Friday, January 16, 2009

Revision Strategy - Choose the Right Words - Eliminate Feeling Words


A nice little tidbit that I picked up the other day. I've always know this, seen it in my own writing, but never actually put it down as a strategy point before. So today we're going to rectify that.

Here's our new point to consider in our revision strategy.

Eliminate Feeling Words.

Now what does that mean? Quite simply, eliminate the words that we use to describe our senses, but not the words that describe the sensory experience. This process will tighten your writing, force you to choose better verbs, tighter sentences, better descriptors.

So what's an example? How about this?

He felt the cold barrel of the gun pressed against his temple.

Now remove the "sense" word, and it becomes. The cold barrel of the gun pressed against his temple.

Which one do you feel is tighter? Which one conveys more drama? Which one seems more sensory?

I'm back adding a paragraph here, based on the excellent comments this post has received, but the points brought up are too important to leave to a chance finding in the comment section.

By using the "feeling word," as a writer, you are distancing the reader from the character's POV by telling them what the character is feeling, rather than putting them inside the character's body and letting them feel it themselves. Saying, "he felt the . . . " takes away from the immediacy of the moment, creating a pause that pulls the reader back.

In other words, don't tell the reader what the character felt, describe the sensation. Again, the "cold barrel of the gun pressed against his temple," is much more immediate, sensory evocative, and threatening. It is what's happening.

Of course, there's always exceptions, and there are plenty of times when I may really want the "he felt," in the sentence, but I'm trying to really look at my sentences, my length, my tightness, and this can be a simple, powerful and effective tool.

What are your thoughts?

7 comments:

Nixy Valentine said...

I definitely use this technique when editing... remove words like felt, believed, thought, etc when they don't add to the sentence.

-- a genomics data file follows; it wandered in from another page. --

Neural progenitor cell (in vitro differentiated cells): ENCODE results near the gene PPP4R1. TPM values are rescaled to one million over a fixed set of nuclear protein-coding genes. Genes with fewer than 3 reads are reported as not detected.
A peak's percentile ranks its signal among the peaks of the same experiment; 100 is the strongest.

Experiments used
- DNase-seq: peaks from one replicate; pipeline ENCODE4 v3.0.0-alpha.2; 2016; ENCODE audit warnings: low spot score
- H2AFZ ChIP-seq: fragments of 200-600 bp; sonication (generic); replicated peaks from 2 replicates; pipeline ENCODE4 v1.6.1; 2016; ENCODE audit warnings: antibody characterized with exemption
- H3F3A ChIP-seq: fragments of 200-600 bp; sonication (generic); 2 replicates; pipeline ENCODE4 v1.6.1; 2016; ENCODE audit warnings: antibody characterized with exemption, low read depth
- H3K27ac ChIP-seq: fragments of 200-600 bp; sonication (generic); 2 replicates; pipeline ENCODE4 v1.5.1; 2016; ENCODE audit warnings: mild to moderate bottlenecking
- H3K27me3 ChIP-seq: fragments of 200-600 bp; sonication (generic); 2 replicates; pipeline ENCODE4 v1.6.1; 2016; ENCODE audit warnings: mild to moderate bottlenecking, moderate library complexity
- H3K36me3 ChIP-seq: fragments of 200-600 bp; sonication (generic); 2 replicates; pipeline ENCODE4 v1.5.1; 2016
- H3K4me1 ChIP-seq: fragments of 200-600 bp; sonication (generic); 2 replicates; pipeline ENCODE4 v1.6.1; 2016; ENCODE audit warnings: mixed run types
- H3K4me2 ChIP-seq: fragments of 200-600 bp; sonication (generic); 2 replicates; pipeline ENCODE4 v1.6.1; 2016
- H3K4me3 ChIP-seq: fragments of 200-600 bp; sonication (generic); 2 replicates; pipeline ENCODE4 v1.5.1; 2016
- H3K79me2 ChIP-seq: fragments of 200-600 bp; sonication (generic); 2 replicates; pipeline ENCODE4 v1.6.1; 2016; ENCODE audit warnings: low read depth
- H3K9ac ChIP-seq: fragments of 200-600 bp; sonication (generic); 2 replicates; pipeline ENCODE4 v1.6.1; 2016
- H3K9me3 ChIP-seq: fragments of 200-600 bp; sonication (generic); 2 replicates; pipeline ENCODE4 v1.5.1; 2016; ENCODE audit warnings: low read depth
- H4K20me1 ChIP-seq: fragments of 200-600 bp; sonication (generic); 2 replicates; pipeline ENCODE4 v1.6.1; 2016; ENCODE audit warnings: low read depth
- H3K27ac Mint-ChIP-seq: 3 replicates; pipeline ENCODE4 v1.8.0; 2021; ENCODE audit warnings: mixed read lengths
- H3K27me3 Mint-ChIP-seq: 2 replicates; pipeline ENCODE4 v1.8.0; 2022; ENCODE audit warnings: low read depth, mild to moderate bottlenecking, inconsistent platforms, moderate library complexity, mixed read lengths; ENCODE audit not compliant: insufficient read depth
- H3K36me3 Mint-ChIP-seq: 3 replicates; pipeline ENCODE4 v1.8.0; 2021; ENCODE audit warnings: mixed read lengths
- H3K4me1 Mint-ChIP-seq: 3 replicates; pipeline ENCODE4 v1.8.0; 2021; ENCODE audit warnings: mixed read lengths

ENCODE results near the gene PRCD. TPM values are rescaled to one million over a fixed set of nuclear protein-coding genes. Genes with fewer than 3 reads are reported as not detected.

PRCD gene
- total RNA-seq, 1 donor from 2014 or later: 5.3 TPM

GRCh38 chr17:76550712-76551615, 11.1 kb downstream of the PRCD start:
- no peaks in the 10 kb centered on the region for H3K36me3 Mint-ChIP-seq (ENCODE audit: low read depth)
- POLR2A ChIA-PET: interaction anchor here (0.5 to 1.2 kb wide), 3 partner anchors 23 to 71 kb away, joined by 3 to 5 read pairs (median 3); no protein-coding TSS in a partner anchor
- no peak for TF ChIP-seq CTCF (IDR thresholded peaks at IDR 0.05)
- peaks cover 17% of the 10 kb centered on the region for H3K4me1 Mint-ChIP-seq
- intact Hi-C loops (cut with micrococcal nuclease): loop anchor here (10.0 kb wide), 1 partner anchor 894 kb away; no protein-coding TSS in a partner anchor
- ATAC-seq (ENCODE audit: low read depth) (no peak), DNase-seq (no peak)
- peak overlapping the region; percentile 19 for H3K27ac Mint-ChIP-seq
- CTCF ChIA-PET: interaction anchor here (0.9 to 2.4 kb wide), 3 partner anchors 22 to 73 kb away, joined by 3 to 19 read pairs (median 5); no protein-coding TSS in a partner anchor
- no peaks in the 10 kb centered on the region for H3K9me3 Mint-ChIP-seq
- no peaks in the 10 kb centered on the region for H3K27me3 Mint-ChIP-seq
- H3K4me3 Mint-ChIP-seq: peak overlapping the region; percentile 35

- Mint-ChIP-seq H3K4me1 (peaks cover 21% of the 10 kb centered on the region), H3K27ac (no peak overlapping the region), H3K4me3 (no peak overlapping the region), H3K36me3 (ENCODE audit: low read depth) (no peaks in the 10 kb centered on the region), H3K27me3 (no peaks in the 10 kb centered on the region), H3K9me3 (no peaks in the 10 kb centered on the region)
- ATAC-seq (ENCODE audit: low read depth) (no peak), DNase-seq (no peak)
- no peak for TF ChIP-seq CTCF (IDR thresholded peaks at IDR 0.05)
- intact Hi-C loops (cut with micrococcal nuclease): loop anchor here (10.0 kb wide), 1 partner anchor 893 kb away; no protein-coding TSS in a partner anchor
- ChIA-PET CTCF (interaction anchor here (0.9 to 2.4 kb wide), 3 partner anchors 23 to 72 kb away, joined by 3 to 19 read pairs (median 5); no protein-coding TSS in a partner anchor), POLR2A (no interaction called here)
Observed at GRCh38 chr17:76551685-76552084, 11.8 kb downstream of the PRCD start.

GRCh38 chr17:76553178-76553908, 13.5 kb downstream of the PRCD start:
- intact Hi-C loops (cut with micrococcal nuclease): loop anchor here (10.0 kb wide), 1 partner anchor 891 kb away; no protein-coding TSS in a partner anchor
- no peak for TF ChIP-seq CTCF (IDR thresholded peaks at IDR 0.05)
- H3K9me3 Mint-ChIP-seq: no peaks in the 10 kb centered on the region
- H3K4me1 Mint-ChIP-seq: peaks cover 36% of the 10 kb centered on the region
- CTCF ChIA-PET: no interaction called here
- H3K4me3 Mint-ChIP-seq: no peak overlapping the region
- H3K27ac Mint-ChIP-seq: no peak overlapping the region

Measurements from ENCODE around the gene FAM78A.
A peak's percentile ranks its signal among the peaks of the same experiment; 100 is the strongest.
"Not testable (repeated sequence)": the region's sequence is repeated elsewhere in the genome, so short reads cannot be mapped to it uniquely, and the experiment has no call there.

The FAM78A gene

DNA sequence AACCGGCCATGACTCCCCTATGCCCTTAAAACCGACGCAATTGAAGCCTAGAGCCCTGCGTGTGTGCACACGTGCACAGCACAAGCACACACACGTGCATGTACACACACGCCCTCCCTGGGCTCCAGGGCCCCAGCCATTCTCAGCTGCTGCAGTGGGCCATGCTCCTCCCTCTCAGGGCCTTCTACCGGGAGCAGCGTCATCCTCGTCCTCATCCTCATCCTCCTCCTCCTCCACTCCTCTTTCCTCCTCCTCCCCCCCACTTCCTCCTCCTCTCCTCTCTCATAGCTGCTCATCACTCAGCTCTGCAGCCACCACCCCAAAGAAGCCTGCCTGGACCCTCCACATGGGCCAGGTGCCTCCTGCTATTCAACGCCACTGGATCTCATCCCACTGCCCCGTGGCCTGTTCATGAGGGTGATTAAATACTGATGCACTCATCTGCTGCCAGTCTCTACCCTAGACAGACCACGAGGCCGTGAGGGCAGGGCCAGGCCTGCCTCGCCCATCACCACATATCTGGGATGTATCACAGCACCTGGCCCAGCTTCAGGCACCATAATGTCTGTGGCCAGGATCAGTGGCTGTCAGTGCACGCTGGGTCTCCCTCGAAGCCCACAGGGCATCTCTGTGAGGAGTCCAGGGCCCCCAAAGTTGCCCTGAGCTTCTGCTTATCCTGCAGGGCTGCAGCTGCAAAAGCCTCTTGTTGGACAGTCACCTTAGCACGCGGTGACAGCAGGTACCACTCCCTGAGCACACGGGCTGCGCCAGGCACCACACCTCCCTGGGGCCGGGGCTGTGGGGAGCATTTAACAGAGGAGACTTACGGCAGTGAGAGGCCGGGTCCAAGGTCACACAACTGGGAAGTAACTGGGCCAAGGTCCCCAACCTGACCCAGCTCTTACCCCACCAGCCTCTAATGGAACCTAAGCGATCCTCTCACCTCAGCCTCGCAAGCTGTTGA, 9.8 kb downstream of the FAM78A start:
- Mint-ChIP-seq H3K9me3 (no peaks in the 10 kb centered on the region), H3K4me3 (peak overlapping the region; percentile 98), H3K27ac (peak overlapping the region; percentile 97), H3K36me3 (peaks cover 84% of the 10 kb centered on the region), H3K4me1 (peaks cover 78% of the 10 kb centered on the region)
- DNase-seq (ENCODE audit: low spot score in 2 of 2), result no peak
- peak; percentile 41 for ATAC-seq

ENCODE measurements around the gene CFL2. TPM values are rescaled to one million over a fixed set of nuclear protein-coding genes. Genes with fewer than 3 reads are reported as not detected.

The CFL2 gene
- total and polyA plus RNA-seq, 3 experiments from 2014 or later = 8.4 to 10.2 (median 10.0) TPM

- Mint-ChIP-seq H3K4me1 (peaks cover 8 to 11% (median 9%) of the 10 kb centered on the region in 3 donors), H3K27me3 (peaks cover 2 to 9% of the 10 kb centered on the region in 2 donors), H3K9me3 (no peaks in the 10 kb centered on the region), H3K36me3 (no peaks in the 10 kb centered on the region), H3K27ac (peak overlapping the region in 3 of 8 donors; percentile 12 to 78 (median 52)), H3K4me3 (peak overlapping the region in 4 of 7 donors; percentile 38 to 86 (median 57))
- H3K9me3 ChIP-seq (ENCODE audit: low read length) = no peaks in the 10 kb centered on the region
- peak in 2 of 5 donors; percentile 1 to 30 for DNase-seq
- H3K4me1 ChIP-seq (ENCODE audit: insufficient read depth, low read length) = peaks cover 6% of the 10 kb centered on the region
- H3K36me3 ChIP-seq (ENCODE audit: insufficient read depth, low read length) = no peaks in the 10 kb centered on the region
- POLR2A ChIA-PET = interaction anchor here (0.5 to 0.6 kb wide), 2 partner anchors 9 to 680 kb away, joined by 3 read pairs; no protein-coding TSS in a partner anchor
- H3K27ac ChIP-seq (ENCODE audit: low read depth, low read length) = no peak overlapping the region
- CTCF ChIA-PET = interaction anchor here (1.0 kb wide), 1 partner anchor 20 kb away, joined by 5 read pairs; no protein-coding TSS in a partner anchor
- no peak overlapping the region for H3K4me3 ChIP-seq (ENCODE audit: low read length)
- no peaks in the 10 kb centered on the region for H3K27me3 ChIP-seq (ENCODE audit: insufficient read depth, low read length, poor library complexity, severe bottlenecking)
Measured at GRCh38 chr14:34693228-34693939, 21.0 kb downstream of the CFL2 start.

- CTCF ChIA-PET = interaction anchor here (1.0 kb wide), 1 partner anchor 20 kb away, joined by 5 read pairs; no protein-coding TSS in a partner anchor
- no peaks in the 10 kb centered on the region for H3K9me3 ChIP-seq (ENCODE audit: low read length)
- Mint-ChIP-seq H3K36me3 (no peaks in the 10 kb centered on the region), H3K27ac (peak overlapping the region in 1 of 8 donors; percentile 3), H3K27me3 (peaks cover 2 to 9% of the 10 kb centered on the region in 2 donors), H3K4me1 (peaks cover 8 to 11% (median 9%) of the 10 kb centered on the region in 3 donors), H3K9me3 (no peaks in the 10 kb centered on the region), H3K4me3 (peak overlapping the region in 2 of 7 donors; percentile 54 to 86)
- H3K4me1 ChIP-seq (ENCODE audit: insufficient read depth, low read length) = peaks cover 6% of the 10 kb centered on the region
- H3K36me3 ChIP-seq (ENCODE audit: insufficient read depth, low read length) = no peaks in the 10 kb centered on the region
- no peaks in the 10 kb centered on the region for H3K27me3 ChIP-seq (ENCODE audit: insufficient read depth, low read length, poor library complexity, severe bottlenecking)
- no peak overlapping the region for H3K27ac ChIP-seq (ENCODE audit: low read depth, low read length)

Very good tip!

Todd D. Severin said...

Thanks, Nixy.

Like you said, there are times that the words can add to the sentence, so it can't be a vast sweeping statement, but often times the words are unnecessary and can distract from the momentum.

Nice blog by the way, I'll stop by often.

The Writing Muse said...

This tip is great...sometimes excess feeling words are too heavy and slow down the progression of the story. Thanks for reminding me!

Todd D. Severin said...

You're welcome, Muse. I try to stay conscious at all times of keeping my sentences moving forward.

And I love your blog. I added it to my resource list.

Best

Venessa G. said...

This is definitely a fantastic tip! The "felt" words actually end up pulling your reader out of the POV character's head. By necessity, using a "felt" word means that the reader is on the outside, because the character's experience is being described, rather than conveyed directly.

Great self-editing :)

VG

Todd D. Severin said...
This comment has been removed by the author.
Todd D. Severin said...

Beautifully put, Venessa, and better said than I did. You're right. Adding the feeling words takes away from the immediacy of the moment, distancing the reader from the character because you are telling the reader what they are feeling. Not describing it.

Thanks for that great comment.

I've added your blog to my blogroll. Great resource.